A few weeks ago, a postcard arrived in The News-Gazette newsroom that was more marketing device than missive.
Its cover featured a portrait of John Marshall, the longest serving (1801-1835) chief justice of the U.S. Supreme Court.
The jurist was a towering figure in the early life of this nation, who helped define the high court’s role as the final arbiter of the meaning of the U.S. Constitution. The postcard served as an announcement of a new biography entitled “John Marshall and the Cases that United the States of America.”
This book is strictly for brainiacs — readers of bodice rippers need not bother.
The author is Ronald Rotunda, among many other things, a longtime and highly distinguished former professor of constitutional law at the University of Illinois.
“Professor Rotunda has breathed new life into Beveridge’s history of John Marshall, bringing context, understanding and readability to the life and legacy of our fourth Chief Justice in a brilliant abridged work,” the postcard states.
At 642 pages, it is an abridged version of a four-volume Marshall biography, one that readers of history find to their liking.
“I have had a strong interest in early American history all my life. This book fits the bill. It is briskly written in a clear and friendly prose, well organized, rich in content, profound in insight and filled with many thought-provoking vignettes. It is nothing less than a masterly work of scholarship, an important book, one that is so well-written that it reads like a page-turner,” said one.
Unfortunately, Rotunda’s book on Marshall is his last contribution to history and commentary on the law. He died March 14 at age 73 after a short hospital stay, apparently a victim of pneumonia.
Funeral services were held Monday at St. Norbert Catholic Church in Orange, Calif.
After his death, tributes poured in from present and former colleagues, representatives of the Cato Institute and the Heritage Foundation, and even from John Dean, the White House counsel under President Nixon, whose testimony about the Watergate scandal blew the case wide open.
“It is difficult to believe this brilliant dynamo of legal scholarship, wonderful erudition and wily wit is gone. But his impact will remain, and it will affect all practicing American lawyers, if not more, for untold decades,” Dean wrote in an article for the legal web site, justia.com.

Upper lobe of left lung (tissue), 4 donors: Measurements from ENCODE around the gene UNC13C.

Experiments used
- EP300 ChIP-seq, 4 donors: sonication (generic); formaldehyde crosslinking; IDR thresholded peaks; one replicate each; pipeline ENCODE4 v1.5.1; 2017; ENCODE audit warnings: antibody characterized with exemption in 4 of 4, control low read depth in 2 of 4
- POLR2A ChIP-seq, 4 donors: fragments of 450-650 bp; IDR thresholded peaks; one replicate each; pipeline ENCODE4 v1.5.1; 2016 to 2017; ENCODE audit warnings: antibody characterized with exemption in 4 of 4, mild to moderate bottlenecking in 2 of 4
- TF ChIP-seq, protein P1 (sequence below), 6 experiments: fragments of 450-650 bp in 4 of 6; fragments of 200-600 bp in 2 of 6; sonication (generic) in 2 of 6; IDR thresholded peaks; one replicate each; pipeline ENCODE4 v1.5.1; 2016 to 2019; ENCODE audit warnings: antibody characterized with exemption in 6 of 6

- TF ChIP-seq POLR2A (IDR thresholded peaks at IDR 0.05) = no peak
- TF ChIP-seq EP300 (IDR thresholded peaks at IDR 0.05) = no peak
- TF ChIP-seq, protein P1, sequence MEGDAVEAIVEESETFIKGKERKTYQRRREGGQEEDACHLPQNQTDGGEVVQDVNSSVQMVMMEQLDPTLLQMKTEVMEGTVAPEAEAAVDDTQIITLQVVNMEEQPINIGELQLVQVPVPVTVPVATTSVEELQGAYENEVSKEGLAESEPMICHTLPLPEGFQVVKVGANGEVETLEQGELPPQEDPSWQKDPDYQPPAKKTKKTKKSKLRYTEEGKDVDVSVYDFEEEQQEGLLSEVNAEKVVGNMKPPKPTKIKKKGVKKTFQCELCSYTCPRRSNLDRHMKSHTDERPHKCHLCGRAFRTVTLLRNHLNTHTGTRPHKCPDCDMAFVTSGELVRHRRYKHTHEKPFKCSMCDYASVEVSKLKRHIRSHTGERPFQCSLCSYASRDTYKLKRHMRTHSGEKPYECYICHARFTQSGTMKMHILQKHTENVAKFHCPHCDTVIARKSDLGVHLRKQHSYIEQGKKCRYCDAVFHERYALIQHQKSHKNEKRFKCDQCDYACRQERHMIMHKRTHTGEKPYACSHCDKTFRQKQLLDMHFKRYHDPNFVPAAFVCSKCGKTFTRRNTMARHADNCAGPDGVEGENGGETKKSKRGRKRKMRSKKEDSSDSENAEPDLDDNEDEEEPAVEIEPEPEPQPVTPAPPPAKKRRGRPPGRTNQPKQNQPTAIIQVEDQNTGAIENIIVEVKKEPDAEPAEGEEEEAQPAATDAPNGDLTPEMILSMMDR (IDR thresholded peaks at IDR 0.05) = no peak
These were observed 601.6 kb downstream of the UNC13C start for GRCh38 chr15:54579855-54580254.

Surely one of the most distinguished members ever of the UI law faculty, Rotunda joined the UI in 1974 after graduating from Harvard Law School and then serving on the U.S. Senate committee investigating the Watergate scandal.
Years later — in the late 1990s — he served as an adviser to Ken Starr, the former federal judge and special counsel who led the investigation that led to the impeachment of former President Bill Clinton. Among other things, he helped write the report Starr’s office submitted to Congress.
A diminutive figure who liked to wear bow ties and drove a Rolls Royce, Professor Rotunda possessed a dry, but wicked, sense of humor. Further, he didn’t spend all his time writing on the law.
In one of his best known articles, this one for The Wall Street Journal, Professor Rontunda wrote about “The Boston Strangler, The Classroom and Me.”
For those unfamiliar with the case, “The Boston Strangler” was Albert DeSalvo, the man identified by Massachusetts authorities as the killer of 11 women between 1962 and 1964.
Defense lawyer F. Lee Bailey handled the case and went on to fame and fortune.
DeSalvo ended up in a prison where Rotunda, then a Harvard undergraduate, taught rhetoric to inmates.
He described DeSalvo as one of his best and most attentive students, “the only one who would help me arrange the chairs for class.”
He also noted that DeSalvo was comfortable talking to strangers, showing a “relaxed and gregarious” manner that he must have used to talk his way into his victims’ homes.
“He looked normal. What was so abnormal was his mind,” said Rotunda, pointing out that “you can’t judge a book by its cover.”
In addition to hundreds of articles, he also co-authored a five-volume treatise on constitutional law with his UI colleague John Nowak, authored books on legal ethics and provided legal opinions on vexing issues to the U.S. Senate Judiciary Committee.
Professor Rotunda said he left the UI because, for pension reasons, he couldn’t afford to stay. He taught at the George Mason University law school in Virginia before moving to California to teach at the Chapman University law school in Orange, where he had a variety of fruit trees (orange, peach and lemon) in his yard.
He said he loved living in Orange, even though he described the state of California as being “run like Somalia.” But, mostly, he said he worked, getting up at 5 a.m. every day to go to the office because he said he was “having too much fun to retire.”
Jim Dey, a member of The News-Gazette staff, can be reached at firstname.lastname@example.org.
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March 20, 2018 at 07:14AM